Etihad have surely accepted that they will never beat their neighbours, Emirates, in the airline business but they might have the last laugh. Owning the world’s largest consumer loyalty programme is a much more attractive proposition than owning the world’s largest international airline.

Etihad putting eggs in too many baskets

The state of British Airways before its privatisation is often used as a classic example of a company that had grown in a hopelessly disorganised way. It was said that the company had so many different subsidiaries because they worked on the principle that “since we serve tea on board and tea needs milk, we had better have our own herd of cows.” I am not sure whether they actually had the cows but they did own a huge variety of unnecessary businesses all of which had to be disposed of before and shortly after privatisation.

That story came back to me when I read the news last week that Etihad have just bought 200 hens and 3 beehives so they can produce their own organic eggs and honey for their First Class passengers.

Etihad have been very busy recently with investments. They are now the largest shareholder in Air Berlin, have a 3% share in Aer Lingus, 40% of Air Seychelles and nearly 4% of Virgin Australia. They are said to be keen to increase their holding in Virgin Australia and are also rumoured to be looking at other investment targets.

Etihad lives very much in the shadow of Emirates. Abu Dhabi has much more cash than its flash neighbour, but Dubai got into the airline business first. Many doubted that Etihad would survive its first few years and there are still those who question whether it has a longterm future. Maybe it is understandable that they think they have to be different to succeed. They do not want to join an alliance so building their own alliance through shareholdings might look an attractive option.

The trouble is that not all the investments will provide an adequate return on capital and they will require a huge amount of management time which is bound to create a strain on the main airline.

Of course, the hens and bees are very much a side-issue. Maybe they just thought it would make an amusing Press Release. But they will still need managing and the appropriate entry in the balance sheet. Those eggs could be some of the most expensive their First Class passengers will ever eat.

One of the purposes of Etihad is to fly the flag for Abu Dhabi. This little PR gimmick has actually told the world that food producers in Abu Dhabi are unable to supply the airline with sufficiently high quality food so they have been forced to go it alone. 

That is not quite the message they intended, is it?

 

Pprune -what are Etihad frightened of?

Just over a month ago, the airline crew website, PPrune, banned all further mention of Etihad on its forums. This was presumably after legal threats from Etihad. To my knowledge, Etihad is the only airline of any size that has taken such action.

All internet forums can attract malicious posts and PPrune is no different. Every airline has its implacable critics from within its own ranks as well as aggrieved ex-employees. Some of these people do step over the line of what is either reasonable or honest.

Most large companies now have procedures for monitoring internet posts about their company and will take disciplinary action against employees when necessary. Responsible websites, such as PPrune, will also remove posts and ban posters when approached by an aggrieved party.  Any sensible airline knows how to handle this.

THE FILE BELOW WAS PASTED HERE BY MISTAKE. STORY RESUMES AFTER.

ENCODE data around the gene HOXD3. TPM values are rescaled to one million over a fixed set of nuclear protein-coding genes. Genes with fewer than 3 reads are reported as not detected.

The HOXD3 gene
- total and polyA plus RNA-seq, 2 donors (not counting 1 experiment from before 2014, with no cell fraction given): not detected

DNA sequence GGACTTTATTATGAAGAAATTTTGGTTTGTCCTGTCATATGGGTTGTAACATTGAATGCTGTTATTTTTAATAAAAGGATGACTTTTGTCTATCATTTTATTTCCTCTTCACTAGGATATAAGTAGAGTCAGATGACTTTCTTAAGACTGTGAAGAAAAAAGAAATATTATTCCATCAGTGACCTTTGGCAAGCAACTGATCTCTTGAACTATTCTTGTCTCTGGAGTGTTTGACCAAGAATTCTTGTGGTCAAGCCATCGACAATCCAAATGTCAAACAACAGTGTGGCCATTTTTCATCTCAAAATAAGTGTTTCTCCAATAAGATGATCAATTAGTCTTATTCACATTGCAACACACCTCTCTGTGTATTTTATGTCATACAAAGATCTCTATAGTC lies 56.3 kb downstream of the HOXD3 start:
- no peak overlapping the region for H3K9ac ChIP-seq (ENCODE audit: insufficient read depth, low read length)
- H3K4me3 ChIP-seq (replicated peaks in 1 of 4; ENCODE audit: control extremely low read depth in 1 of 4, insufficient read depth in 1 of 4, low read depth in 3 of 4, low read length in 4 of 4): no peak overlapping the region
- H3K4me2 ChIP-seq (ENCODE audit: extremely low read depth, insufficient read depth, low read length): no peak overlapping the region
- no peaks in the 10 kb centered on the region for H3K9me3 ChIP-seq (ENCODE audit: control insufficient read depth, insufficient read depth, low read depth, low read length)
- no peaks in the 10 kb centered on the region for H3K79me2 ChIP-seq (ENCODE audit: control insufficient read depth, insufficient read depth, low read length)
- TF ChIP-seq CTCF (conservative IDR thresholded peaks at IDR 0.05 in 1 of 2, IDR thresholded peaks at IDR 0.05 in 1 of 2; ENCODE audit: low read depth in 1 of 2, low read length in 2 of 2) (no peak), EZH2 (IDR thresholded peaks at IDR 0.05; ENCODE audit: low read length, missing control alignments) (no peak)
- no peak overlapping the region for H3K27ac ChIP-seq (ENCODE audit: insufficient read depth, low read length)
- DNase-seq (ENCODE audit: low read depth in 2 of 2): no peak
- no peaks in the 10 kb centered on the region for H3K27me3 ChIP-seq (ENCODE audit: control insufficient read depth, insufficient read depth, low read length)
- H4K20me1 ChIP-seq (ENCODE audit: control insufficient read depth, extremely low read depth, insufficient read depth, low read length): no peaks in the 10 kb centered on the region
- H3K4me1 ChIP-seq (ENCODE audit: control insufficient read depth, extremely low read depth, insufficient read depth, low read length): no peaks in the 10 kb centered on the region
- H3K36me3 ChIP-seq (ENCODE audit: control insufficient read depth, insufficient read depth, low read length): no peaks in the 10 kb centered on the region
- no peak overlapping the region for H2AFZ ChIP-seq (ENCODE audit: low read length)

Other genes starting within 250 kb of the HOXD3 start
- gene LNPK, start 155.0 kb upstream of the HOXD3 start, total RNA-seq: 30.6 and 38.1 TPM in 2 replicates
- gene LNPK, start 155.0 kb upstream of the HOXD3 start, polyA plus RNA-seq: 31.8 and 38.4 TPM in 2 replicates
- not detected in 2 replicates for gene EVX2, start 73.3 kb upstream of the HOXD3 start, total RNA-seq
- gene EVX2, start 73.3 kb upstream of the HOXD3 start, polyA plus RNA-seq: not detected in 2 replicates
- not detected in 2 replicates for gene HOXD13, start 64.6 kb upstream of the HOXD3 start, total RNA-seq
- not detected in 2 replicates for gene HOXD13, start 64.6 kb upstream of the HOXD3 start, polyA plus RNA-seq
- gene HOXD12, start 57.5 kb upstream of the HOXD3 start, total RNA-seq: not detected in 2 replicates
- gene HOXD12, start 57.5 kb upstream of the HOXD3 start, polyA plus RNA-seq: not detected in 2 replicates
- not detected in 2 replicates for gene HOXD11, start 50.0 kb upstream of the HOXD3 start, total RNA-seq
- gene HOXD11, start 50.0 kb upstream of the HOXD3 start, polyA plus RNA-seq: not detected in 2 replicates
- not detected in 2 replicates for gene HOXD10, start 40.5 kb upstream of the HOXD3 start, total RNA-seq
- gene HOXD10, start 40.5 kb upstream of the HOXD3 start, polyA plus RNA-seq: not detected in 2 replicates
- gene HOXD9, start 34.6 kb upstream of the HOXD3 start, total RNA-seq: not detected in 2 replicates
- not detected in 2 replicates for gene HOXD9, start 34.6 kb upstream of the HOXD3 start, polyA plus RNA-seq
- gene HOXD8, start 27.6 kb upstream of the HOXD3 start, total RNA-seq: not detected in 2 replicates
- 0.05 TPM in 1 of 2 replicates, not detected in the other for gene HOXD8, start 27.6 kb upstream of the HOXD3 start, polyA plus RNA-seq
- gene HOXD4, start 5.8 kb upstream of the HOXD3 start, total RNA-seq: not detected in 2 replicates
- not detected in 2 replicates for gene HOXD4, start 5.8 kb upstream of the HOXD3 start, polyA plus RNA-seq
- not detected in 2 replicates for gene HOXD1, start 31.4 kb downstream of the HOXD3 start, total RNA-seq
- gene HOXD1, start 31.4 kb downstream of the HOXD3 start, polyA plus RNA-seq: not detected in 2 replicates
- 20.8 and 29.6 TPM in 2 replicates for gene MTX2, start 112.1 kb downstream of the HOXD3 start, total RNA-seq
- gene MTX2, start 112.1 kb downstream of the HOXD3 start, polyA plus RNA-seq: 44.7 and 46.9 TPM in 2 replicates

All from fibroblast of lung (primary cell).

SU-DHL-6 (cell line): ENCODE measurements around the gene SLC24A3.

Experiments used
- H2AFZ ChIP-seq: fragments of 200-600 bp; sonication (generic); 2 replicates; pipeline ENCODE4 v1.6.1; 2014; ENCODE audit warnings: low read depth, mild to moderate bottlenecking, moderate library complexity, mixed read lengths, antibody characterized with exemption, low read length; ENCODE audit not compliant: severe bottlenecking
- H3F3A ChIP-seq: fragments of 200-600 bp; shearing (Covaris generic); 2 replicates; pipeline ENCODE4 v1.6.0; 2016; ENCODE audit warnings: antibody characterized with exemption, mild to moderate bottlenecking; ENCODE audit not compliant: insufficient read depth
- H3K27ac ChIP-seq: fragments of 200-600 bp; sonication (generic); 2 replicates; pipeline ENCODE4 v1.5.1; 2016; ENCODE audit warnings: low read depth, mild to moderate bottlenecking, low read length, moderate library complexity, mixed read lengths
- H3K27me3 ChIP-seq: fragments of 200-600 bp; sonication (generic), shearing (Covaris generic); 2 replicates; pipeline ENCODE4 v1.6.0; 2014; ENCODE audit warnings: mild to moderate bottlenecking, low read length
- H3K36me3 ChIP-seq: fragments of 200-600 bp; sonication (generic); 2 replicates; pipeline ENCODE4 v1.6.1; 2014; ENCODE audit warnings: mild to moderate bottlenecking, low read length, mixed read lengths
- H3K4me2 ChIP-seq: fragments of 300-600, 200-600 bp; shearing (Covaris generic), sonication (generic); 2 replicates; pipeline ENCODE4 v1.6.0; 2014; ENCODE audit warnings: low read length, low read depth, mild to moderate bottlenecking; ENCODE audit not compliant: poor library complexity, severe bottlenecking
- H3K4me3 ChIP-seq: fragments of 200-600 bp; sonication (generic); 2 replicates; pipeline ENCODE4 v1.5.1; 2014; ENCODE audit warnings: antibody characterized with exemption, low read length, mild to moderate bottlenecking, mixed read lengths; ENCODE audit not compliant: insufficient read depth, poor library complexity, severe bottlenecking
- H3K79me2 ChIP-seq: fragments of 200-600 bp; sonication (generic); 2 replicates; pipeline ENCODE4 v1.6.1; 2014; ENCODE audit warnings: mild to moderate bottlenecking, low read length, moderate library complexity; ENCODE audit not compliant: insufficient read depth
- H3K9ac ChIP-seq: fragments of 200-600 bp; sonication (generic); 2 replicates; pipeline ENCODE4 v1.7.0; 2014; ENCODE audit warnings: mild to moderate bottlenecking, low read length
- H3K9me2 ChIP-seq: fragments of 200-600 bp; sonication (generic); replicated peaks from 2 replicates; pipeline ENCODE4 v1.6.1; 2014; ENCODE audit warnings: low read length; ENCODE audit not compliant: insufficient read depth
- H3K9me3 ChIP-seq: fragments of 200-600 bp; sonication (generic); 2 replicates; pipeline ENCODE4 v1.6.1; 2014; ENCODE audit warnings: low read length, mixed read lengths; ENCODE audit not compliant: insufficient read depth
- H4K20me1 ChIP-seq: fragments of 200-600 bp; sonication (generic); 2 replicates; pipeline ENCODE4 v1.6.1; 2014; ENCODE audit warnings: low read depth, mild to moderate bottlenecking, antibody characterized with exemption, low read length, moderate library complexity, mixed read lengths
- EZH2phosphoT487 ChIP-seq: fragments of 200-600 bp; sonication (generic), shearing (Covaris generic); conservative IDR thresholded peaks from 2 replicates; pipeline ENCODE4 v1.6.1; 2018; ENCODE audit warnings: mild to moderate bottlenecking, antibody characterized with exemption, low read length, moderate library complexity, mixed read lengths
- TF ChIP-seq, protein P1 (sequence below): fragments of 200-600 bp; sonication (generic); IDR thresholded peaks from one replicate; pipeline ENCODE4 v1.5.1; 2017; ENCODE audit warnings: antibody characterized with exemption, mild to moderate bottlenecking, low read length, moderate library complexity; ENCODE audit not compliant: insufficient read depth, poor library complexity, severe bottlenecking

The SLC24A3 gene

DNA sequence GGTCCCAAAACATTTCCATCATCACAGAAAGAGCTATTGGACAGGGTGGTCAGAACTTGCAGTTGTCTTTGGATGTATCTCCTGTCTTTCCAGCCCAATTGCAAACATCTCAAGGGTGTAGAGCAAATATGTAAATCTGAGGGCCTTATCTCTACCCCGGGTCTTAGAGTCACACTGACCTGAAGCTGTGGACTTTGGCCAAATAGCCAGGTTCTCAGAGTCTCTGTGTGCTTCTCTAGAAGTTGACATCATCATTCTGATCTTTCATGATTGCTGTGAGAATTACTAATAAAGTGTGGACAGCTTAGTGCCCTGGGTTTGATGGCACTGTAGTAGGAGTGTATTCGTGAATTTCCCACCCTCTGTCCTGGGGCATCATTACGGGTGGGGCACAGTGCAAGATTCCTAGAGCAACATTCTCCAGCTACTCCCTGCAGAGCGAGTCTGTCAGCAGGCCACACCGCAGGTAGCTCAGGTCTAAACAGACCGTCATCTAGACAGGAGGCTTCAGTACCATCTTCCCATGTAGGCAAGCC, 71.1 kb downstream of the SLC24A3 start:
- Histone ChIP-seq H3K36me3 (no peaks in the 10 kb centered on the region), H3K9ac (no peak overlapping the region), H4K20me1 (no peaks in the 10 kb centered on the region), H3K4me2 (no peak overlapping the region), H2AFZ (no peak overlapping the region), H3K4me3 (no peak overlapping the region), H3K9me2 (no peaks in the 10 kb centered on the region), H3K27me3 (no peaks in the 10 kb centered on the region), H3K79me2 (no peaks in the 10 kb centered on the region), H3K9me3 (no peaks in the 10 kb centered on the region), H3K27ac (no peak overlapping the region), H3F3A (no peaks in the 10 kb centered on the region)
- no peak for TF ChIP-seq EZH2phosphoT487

There is much of value for airline crew on PPrune and by no means all the posting about Etihad has been negative. Prospective crew use the forum to compare airlines – not just in terms of pay but in matters like crew scheduling, staff accommodation and staff travel. Pilots also use the forum to discuss safety and airline incidents. Whilst some of the comments might be foolish or uneducated, it is fairly easy, even for outsiders, to distinguish between malicious posts designed to trash an airline’s reputation and those that wish to discuss an event sensibly and learn from any mistakes. Now pilots and cabin crew can look at comments on Emirates, Qatar, Gulf and virtually every other airline in the world – but not Etihad.

There are three obvious reasons why Etihad might have taken such draconian action:

- They have something they want to hide about the way they treat staff

- They have something they want to hide about either one or several safety issues

- They are simply inept and do not understand their action is likely to do their reputation more harm than good.

I suspect the answer is a mixture of all three – but mostly the third.

Safe, well-run airlines have nothing to fear from being open. This issue does not just affect airline staff. If an airline wants to keep things hidden, it is a very good reason for passengers not to fly with them.

 

 

Very silly Etihad

Yesterday, an Etihad Airbus had to be escorted into Stansted (the designated airport for handling possible terrorism and aircraft hijackings) by two RAF Typhoon jets.

It is understandable that an airline would want to downplay the seriousness of such an incident but Etihad’s statement to the press was particularly foolish.

“It was a question of inappropriate comments made on the flight and a disruptive passenger. There was no threat to the safety of the aircraft or the passengers.”

I beg to differ.

The point of sending the RAF Typhoons to “escort” the aircraft to Stansted was so that, if necessary, they could blow up the aircraft if it was in danger of being used in a 9/11-type incident.

Unfortunately, passengers cause disruption to flights almost every day and, normally, the aircraft’s Captain makes a decision either to continue to the destination with the passenger in some form of restraint or he decides to land at the next suitable airport to unload the miscreant.

The Etihad aircraft was heading to Heathrow so it was only a few minutes away. There can only be two possibilities:

- The Pilot gave an exaggerated description of the problem to ATC who decided to be ultra-cautious and scrambled the jets.

- There was some form of genuine threat.

Arab airlines hate any form of negtaive publicity and, some of them, have been known to “avoid” discussion of safety problems. I rather thought Etihad was more westernised in its approach but it appears not.

It would be quite understandable if an airline said that the diversion was ultra-cautious and stressed that the landing was perfectly normal and all the passengers were safe but to say this was just a harmless incident caused by a drunk passenger is an insult to the intelligence and suggests that Etihad have a lot to learn if they wish to be regarded as a sophisticated airline.